Hard work, drive carry Springboro grad to Air Force Academy

Many high school students know that focus and determination are important to achieving their goals, but not many teens have those traits to the degree that Paige Sullivan does.

The recent Springboro High graduate has thrown herself into a few key pursuits — lately her studies and the Junior ROTC program at the school — earning an appointment to the U.S. Air Force Academy in Colorado, where she’ll follow in her father’s footsteps.

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“I really enjoy hanging out with my friends, but I’m not really one for any hobbies, which (I know) is kind of odd,” Sullivan said. “Gymnastics was really my life up until junior year, and then it’s academics all the way to the Air Force Academy.

“If I have time to watch Netflix, then I have time to work. That’s just kind of my mentality.”

This year, Sullivan was Springboro JROTC’s cadet group commander, responsible for leading the 130-plus cadets in the program. As a sophomore, she had been selected along with a few other students to create Springboro’s arm of the Kitty Hawk Air Society, JROTC’s National Honor Society.

Retired Air Force Lt. Col. Todd Berrier, who leads the school’s program, said Sullivan steps up whenever needed, adding that he’s watched her grow as a leader the past four years.

“Paige has been a standout cadet since she entered the program four years ago,” Berrier said. “She always demonstrates discipline, focus, tenacity, and a willingness to work hard to achieve her goals. … Paige definitely possesses the ‘right stuff’ to be successful at the U.S. Air Force Academy.”

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Sullivan said she really enjoys school and learning, pointing to her ROTC classes and Chris Rowe’s AP statistics class as some of her favorites. But her high school years were about evolving as a person, too, along with the academics.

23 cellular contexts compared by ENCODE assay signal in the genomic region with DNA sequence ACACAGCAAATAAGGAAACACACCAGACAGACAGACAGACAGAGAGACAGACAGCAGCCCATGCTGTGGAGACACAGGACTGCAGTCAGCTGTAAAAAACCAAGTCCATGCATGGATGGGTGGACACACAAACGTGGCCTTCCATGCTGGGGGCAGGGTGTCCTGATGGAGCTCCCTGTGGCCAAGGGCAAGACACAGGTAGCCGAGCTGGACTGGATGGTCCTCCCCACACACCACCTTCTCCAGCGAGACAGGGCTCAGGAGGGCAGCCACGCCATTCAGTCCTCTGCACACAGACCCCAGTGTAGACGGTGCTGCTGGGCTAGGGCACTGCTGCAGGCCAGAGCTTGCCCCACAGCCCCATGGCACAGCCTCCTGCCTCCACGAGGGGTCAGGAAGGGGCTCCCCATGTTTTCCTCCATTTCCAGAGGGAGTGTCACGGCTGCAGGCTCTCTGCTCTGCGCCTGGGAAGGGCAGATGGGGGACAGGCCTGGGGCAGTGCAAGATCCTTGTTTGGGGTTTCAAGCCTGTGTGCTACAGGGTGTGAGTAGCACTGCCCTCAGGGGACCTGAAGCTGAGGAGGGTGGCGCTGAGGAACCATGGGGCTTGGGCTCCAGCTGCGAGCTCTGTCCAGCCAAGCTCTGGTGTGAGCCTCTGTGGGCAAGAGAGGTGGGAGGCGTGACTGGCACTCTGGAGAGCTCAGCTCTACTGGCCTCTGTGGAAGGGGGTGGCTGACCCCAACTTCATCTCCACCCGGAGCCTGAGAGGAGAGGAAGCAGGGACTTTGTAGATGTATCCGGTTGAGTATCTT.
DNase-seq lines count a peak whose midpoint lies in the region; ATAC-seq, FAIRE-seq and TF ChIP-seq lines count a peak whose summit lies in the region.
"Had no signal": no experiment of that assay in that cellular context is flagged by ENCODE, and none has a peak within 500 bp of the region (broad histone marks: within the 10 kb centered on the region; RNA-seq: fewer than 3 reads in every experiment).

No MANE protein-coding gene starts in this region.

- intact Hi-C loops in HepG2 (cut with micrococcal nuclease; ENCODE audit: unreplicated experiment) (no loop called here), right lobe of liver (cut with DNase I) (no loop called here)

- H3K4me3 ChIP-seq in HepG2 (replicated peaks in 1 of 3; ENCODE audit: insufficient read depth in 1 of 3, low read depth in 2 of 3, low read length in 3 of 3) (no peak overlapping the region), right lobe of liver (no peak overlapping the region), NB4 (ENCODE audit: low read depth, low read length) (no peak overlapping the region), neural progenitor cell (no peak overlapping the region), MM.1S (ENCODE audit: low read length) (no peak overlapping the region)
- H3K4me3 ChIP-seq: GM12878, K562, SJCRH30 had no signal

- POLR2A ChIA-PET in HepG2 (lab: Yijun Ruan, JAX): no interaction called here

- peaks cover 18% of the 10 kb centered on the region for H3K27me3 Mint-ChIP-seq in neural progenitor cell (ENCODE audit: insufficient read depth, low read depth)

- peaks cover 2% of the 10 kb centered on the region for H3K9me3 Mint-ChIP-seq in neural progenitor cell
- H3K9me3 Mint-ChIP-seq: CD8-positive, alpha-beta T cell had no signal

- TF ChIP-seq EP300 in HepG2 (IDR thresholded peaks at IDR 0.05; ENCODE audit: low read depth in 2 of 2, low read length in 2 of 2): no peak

“I’ve had my most growth these past few years, especially with my maturity and my confidence,” Sullivan said. “I’ve been able to show myself and confidently do whatever I’m asked to do. … I don’t even know how to describe it. I’ve just grown up.”

Her coronavirus-interrupted senior year has been tough to deal with, and Sullivan said she’s glad she has friends with positive attitudes to lean on, because she’s been pretty frustrated this spring.

She said the JROTC awards ceremony and senior recognition have been milestone events each year as the group sees another class off, but they had to be canceled this year.

“We’re all taking it differently, but together we’re all fine because we have each other, which is really nice,” she said.

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Springboro High Principal Kyle Martin said there’s no question Sullivan will succeed in life, calling her “the best of the best.” Sullivan acknowledged she’s very competitive, a trait that she said her parents accentuated. But she said there’s balance there too.

“You want to win. You want to be the top. I’ve always really liked getting A’s and winning,” she said. “But you don’t always win, so that’s when you learn sportsmanship, and maturity comes in.”

Sullivan won the Commandant’s Award as a junior for placing first out of 156 Springboro cadets. She participated in the Ohio Valley Leadership School three straight years and was selected for the West Point Leadership and Ethics Seminar.

She was a competitive gymnast for 11 years but stopped as a high school junior, citing injuries and a need to make sure she qualified physically for the Air Force Academy.

She made it, and she’s now preparing for the six-week summer basic cadet training program before the fall academic program starts. She said summer training will be different this year because it will start with a two-week quarantine.

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“(Basic) is going to be a very, very hard transition for those who aren’t building a structured day or keeping that discipline in preparing,” Sullivan said.

Martin said structure and discipline are right up Sullivan’s alley.

“Paige is a very strong leader who is committed to her dreams and realizes what must be completed to reach them,” he said. “She has unbelievable determination and drive, and she commits this to her daily studies, extracurricular activities, and life.”

Sullivan said she hopes to stay in the Air Force as long as she possibly can, but she hasn’t fixed her eye on a specific career pathway yet.

It’s a fair guess that when she does, distractions will not stand in the way.

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